Necurs Botnet Returns With More Sophisticated Locky Ransomware

July 22, 2016 | By admin

The Necurs botnet is back with renewed vigour, and more tenacious than ever. Armed with more sophisticated obfuscation techniques that threaten the purposes of sandboxing, the Necurs botnet with Locky ransomware and Dridex banking malware is back.

The botnet became inactive in May 2016, and cyber security experts who were monitoring the activities of the Necurs botnet were wondering what had happened to the Locky campaign and botnet. The operators of the botnet had been enhancing the malicious potency of the ransomware.

The newly unleashed botnet attack was a multi-million message email campaign that delivered Locky ransomware in zip attachments – “.zip” files. When unwary, innocent users clicked on these attachments to unzip them, the malware infected the device/ system. The malicious file in the zipped attachment were JavaScript files with “.js” extension. The message in the email would mention that the attachment was the invoice for services rendered.

The new Locky had more tricks up its sleeve to bypass detection by anti malware programs that had sandboxing feature. A new loader had been added that targeted virtual machines wherein the realistic processor timestamp counter values were not maintained effectively. The Locky malware observes the CPU cycles taken for executing specific APIs. When compared to the normal environment, typical Windows functions take more cycles to execute in a virtual environment. This helps the malware detect the virtualization environment and hence detects the sandboxing environment and behaves like a legitimate file.

The second enhancement is the way the malware is executed from the JavaScript. It is executed with a specific argument to obfuscate its malicious intent. The third enhancement is an innovative cross-module execution method. After the antimalware application completes checking of the loader, the malware unpacks the Locky binary and overwrites the original loader code. Further, it obfuscates its actions in a highly sophisticated manner that makes detection very difficult.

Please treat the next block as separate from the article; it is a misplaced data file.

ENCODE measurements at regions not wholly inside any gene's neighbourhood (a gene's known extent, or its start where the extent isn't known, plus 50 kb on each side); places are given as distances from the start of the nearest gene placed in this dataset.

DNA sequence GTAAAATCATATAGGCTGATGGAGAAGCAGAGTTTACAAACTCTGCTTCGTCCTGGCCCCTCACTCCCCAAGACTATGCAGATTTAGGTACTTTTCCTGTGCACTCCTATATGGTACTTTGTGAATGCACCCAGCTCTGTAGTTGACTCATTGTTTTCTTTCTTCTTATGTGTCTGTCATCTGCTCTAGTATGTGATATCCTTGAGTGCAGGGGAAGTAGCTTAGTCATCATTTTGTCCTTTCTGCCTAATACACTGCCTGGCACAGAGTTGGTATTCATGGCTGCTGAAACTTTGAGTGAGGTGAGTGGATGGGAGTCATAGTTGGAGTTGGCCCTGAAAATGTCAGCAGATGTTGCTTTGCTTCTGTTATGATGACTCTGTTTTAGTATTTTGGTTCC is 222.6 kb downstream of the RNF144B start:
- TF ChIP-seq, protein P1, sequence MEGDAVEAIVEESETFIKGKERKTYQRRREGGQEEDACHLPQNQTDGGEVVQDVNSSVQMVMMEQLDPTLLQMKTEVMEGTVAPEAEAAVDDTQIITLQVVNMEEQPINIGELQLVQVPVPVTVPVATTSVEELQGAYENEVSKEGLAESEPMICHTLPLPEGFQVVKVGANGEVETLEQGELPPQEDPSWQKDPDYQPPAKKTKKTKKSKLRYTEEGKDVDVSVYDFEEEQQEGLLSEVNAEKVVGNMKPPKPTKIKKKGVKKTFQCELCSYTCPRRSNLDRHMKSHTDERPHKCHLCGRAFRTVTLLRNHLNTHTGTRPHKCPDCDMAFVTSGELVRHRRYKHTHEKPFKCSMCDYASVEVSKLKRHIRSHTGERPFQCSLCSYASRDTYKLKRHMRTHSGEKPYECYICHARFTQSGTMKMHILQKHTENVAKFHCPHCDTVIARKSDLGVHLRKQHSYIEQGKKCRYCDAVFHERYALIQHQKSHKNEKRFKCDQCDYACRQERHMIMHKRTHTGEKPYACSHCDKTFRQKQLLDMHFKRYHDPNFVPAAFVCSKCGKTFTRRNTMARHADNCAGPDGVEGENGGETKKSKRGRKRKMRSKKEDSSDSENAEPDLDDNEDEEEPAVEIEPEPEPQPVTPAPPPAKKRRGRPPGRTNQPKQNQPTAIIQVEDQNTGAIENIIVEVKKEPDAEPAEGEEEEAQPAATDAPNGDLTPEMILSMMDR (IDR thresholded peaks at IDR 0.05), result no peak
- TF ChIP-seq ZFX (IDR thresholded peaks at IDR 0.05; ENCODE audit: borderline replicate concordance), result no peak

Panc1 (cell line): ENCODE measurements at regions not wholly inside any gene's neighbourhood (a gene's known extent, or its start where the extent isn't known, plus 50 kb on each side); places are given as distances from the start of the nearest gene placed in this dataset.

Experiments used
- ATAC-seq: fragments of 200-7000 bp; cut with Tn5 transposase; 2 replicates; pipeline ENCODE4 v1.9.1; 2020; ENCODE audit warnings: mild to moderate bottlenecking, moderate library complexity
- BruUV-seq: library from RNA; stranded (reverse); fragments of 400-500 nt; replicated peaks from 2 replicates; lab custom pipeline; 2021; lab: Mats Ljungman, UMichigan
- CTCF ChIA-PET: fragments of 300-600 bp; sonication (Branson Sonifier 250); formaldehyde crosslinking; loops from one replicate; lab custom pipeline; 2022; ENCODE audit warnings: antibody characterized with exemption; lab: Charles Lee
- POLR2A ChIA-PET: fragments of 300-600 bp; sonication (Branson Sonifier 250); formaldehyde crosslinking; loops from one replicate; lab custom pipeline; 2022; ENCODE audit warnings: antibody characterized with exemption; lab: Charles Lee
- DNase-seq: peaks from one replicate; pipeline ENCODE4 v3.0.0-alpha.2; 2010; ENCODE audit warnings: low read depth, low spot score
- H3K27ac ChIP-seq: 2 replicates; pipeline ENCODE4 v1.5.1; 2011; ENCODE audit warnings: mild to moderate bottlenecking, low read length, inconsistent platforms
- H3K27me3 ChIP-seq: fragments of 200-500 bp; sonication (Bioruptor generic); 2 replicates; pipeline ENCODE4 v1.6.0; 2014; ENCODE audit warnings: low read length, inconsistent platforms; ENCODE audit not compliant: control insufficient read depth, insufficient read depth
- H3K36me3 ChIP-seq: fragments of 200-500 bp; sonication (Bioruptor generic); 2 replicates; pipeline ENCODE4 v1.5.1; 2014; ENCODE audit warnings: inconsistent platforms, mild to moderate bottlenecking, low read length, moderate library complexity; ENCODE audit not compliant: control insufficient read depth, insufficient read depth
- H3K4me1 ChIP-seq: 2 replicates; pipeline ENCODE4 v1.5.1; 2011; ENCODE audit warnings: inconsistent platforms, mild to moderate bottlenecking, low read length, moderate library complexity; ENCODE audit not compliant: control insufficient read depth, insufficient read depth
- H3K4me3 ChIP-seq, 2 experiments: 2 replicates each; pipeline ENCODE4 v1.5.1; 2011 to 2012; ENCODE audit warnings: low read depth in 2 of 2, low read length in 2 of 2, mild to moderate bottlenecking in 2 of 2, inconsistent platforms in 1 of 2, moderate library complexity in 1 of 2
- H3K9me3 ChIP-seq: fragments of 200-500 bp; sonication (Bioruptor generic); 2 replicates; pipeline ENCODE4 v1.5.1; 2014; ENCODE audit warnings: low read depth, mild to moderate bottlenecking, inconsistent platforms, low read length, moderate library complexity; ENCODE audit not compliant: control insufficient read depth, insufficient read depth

In the coming days, cyber security experts foresee escalated attacks of Locky ransomware and Dridex banking malware with wider spread of the sophisticated Necurs botnet. Every day, Necurs is believed to be pushing out approximately 100 million malicious email messages. Cyber security experts are working towards finding out ways to analyze and detect the malware through sandbox and other techniques.

The complex Necurs botnet demonstrates the importance of effective sandboxes. Not all sandboxing technologies are the same. Further, the analyzing technology implemented in the sandboxes plays an important role in malware detection. Effective protection depends on the efficacy of the default-deny technology, along with auto-sandboxing, host intrusion prevention systems and real-time malware scanning in any information security environment.

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